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Journ-e: Cairns Daintree and Kuranda

Shalom pilgrims,

Did you know I went snorkeling on the Great Barrier Reef?

I'm just so proud.

Queensland is also home to another UNESCO World Heritage Site: The Daintree Rainforest. The day after snorkeling at the Great Barrier Reef, we set out on a guided tour of the Daintree Rainforest and Cape Tribulation.

As much as I love to go off the beaten path, sometimes the coordinated tours are the best route.

A van picked us up from our hostel and we had a fun tour guide who was very informative about the region.

Our tour-guide tells us about the cassowary. A native bird that has the most human deaths by species. It's high body count is due to it's talons which are used to disembowel.

At this point, I have come to accept that everything in Australia can kill you. Imagine my apprehension, when as we are walking back someone in the troupe says that they see a cassowary.

The tour guide and most of the troupe went back to see it closer. With the parrot wound still fresh on my hand, I kept my distance. So I did not see a wild caraway, but I'm cool with that.

We then went on to Cape Tribulation.

How did such a beautiful site get the name' Cape Tribulation'? I'm glad you asked. In 1770, colonizer/navigator Captain James Cook will attempting to create maps of present day Austraila ran his ship into some coral and nearly sunk it. Of the experience he is quoted as saying: ...the north point [was named] Cape Tribulation because "here begun all our troubles. He also named Mount Sorrow, the mountain near the cape.

...and they say women are dramatic.

The beach was beautiful and going in the middle of the week during off season meant that there were few people there. It was a really unique experience to be at two UNESCO World Heritage sites simultaneously.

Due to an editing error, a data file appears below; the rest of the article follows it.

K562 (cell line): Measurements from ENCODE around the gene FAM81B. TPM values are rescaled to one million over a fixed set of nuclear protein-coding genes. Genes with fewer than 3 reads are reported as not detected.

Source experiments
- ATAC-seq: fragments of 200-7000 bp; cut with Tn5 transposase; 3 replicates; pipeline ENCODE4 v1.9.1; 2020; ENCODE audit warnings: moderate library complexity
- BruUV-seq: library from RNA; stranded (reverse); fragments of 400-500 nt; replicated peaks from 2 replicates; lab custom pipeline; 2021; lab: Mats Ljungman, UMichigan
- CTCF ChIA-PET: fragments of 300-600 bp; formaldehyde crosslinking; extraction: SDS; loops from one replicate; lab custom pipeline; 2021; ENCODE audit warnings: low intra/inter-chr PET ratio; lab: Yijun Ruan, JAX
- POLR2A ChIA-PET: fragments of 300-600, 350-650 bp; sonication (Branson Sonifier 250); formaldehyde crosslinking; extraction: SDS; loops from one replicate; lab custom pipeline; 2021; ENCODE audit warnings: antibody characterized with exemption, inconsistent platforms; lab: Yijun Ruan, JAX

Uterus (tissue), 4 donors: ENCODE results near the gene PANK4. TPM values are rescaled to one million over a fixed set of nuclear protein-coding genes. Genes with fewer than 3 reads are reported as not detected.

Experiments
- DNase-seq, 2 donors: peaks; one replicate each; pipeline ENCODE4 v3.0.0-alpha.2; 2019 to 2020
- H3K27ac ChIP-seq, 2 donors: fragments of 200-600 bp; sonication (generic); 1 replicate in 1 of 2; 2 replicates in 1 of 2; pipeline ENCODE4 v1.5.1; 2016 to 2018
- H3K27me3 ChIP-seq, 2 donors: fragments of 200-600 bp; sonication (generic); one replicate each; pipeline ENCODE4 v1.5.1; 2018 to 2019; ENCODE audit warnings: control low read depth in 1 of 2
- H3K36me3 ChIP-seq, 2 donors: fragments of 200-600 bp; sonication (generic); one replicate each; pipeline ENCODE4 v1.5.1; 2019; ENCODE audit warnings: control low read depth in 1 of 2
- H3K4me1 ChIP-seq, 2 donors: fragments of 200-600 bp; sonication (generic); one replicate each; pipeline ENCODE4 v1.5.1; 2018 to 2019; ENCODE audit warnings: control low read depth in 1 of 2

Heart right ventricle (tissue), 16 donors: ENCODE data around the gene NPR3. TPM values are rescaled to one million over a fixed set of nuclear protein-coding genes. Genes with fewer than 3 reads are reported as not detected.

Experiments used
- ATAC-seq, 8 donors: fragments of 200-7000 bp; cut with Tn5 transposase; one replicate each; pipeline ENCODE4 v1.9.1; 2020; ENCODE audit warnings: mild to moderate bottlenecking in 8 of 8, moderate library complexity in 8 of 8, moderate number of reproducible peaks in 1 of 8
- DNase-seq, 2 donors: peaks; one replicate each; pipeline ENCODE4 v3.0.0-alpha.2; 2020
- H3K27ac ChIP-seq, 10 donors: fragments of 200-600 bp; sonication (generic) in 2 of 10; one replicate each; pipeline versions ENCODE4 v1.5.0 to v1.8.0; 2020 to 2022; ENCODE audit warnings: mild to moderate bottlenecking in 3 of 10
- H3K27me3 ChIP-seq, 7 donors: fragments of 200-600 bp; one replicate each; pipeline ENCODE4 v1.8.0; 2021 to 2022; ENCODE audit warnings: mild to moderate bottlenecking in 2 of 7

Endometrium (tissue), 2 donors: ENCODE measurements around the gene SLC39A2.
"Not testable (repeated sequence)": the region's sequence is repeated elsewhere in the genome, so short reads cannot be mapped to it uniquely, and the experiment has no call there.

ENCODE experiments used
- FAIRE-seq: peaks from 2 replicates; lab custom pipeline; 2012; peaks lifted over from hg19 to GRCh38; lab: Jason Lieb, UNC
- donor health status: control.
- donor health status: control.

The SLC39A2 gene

After Cape Trib, we were off on a Crocdile River Cruise. Australia has not one, but two subspecies of crocodiles. Fresh water and salt water, but worry not. But let not ye be worried, the Saltwater crocodiles (the more aggressive of the two) can be found in freshwater as well.

Being from Florida, I often judged the tourists who went to the alligator tourist attractions, or worse still -- went in search of wild gators. Now I find myself on a boat tour to see the more aggressive and deadly cousin of the gator the crocodile.

I definitely took a moment to consider my life choices.

It really is a dog eat dog croc eat croc world. Recently there had been a battle for dominance between the standing Alpha male and others encroaching on his territory. The operator kindly referred to him as Scarface because the week prior, he had gotten into a fight for territory with another crocodile-- a standoff that lasted several hours. His face and body still bore the deep wounds from his victory.

Apparently more and more crocodiles are challenging him for top spot. I can't remember if the tour guide said he was 9 or 13 feet. I feel like it was closer to 13 feet from tail to tip. That thing was massive. Crocodiles often eat the smaller ones. Many baby crocs don't survive to adulthood. Whenever Scarface is dethroned as King of the River, he will retreat to a smaller territory he can defend and become a hyper-aggressive bull, eating everything that comes his way. Joy.

The final day in Cairns we went to Kuranda and Baron Falls and Palm Cove in the evening.

This was during the time of the Harvest full moon. The Moon was HUGE the waves were hitting the shore hard.

Cairns was an action packed start to the Great Australian Adventure. Next leg of the journey takes us to Byron Bay.

Until Next Time,



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